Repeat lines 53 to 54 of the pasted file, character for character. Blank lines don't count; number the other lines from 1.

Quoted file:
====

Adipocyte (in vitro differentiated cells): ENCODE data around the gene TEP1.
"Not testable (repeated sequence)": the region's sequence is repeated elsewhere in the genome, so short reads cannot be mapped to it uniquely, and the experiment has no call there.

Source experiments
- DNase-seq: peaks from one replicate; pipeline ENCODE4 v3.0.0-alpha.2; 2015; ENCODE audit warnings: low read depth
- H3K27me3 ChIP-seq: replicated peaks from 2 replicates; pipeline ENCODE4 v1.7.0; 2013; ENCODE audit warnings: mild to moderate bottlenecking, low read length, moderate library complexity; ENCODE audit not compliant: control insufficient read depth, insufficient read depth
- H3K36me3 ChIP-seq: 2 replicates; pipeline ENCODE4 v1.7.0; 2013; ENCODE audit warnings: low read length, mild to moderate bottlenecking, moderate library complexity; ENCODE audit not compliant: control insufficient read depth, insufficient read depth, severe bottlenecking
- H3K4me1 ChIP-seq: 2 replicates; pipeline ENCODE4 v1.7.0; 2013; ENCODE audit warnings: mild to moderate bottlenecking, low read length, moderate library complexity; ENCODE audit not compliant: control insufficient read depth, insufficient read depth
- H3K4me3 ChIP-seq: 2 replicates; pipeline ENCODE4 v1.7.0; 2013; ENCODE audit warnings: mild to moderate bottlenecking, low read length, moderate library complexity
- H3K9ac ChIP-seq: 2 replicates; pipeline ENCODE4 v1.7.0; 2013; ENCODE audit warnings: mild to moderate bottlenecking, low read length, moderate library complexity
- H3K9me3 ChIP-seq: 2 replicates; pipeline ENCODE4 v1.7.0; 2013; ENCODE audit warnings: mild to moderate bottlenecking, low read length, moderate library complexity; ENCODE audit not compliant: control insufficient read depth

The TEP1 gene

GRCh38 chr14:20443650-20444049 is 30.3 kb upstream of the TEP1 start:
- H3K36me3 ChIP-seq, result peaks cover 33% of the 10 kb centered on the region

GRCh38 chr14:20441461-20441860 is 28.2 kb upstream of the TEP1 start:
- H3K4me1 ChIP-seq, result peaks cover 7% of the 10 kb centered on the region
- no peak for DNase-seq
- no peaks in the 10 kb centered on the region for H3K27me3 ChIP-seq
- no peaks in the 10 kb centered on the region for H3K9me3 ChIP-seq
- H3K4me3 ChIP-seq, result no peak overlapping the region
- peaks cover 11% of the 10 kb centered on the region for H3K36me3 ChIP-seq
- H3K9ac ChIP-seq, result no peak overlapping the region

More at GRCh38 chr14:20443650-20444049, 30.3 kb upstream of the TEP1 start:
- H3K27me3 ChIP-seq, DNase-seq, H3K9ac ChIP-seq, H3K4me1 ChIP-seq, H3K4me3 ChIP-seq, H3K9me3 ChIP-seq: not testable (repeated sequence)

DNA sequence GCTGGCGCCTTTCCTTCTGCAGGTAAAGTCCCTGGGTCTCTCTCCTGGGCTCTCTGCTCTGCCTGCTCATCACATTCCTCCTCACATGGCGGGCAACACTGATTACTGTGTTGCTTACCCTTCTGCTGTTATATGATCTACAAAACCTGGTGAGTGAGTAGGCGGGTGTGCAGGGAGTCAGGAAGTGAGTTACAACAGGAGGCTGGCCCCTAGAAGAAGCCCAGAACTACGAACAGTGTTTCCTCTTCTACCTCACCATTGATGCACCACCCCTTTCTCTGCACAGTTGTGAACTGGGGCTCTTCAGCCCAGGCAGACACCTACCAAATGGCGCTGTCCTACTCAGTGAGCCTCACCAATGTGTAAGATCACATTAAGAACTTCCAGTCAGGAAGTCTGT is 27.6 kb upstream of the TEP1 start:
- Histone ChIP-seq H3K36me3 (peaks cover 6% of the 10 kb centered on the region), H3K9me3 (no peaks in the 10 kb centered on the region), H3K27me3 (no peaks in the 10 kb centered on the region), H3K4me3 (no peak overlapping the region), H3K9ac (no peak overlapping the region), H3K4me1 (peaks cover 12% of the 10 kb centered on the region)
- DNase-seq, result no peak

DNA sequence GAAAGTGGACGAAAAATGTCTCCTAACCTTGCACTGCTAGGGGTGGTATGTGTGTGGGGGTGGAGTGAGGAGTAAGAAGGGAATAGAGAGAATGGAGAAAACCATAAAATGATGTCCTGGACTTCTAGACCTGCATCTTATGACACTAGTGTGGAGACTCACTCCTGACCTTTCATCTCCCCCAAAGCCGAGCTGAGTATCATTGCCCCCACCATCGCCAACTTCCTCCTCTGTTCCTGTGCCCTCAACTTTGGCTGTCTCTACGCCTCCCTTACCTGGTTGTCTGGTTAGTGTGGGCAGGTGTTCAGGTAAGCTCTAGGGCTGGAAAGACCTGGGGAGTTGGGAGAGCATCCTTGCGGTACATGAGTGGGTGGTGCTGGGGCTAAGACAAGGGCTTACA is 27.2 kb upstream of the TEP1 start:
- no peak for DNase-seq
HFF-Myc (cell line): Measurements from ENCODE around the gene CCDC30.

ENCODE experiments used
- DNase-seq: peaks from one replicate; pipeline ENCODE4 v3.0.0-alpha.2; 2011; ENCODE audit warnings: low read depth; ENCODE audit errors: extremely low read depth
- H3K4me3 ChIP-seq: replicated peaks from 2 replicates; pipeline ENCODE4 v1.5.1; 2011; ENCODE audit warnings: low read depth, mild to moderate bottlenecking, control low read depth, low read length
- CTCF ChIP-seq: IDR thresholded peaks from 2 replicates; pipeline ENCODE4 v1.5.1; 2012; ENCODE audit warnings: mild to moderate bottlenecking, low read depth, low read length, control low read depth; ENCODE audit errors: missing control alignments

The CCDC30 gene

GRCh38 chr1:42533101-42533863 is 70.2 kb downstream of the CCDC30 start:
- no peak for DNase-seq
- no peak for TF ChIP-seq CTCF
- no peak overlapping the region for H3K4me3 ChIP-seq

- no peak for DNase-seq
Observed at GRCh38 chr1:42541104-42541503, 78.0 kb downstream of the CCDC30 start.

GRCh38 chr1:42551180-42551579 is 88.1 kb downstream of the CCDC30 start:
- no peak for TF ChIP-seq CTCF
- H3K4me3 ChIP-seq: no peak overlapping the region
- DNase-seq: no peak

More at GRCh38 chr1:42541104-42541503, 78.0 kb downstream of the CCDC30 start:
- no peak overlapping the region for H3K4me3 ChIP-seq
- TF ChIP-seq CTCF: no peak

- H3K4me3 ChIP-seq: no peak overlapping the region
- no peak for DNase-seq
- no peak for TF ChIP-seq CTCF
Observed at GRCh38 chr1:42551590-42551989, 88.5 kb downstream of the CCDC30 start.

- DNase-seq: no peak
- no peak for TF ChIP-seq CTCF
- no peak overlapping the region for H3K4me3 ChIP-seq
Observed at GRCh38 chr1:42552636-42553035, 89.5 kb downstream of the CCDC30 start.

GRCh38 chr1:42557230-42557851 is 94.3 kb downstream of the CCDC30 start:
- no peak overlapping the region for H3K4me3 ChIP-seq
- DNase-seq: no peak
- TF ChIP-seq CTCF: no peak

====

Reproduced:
- no peak for TF ChIP-seq CTCF
- no peak overlapping the region for H3K4me3 ChIP-seq